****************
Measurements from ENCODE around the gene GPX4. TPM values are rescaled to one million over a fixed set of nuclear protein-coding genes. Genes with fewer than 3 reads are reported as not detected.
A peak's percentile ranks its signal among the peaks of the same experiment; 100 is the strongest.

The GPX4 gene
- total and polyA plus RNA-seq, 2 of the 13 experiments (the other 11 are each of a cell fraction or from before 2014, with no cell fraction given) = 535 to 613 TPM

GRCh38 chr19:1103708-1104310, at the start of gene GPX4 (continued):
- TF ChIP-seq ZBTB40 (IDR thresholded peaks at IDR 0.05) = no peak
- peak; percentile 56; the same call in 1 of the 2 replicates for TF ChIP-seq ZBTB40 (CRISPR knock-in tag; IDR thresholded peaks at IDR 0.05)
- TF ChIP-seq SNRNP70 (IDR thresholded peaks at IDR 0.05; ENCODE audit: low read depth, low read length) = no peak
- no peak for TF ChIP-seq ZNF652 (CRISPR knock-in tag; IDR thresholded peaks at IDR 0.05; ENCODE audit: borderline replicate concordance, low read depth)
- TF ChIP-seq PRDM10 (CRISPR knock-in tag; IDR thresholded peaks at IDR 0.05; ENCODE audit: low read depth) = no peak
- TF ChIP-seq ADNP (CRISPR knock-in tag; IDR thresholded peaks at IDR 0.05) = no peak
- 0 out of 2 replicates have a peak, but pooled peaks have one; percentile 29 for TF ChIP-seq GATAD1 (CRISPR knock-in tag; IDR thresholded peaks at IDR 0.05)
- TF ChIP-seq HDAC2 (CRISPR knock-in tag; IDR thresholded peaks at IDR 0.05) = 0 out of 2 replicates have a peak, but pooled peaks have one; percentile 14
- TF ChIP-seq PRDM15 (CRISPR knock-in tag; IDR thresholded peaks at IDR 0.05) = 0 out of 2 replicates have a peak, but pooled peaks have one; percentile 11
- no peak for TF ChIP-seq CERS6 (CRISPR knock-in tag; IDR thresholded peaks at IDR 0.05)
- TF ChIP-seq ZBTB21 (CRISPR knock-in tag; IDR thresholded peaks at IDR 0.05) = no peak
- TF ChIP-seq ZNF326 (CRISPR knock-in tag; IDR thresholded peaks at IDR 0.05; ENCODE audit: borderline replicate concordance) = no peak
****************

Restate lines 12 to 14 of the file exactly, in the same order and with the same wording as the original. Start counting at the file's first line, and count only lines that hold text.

- 0 out of 2 replicates have a peak, but pooled peaks have one; percentile 29 for TF ChIP-seq GATAD1 (CRISPR knock-in tag; IDR thresholded peaks at IDR 0.05)
- TF ChIP-seq HDAC2 (CRISPR knock-in tag; IDR thresholded peaks at IDR 0.05) = 0 out of 2 replicates have a peak, but pooled peaks have one; percentile 14
- TF ChIP-seq PRDM15 (CRISPR knock-in tag; IDR thresholded peaks at IDR 0.05) = 0 out of 2 replicates have a peak, but pooled peaks have one; percentile 11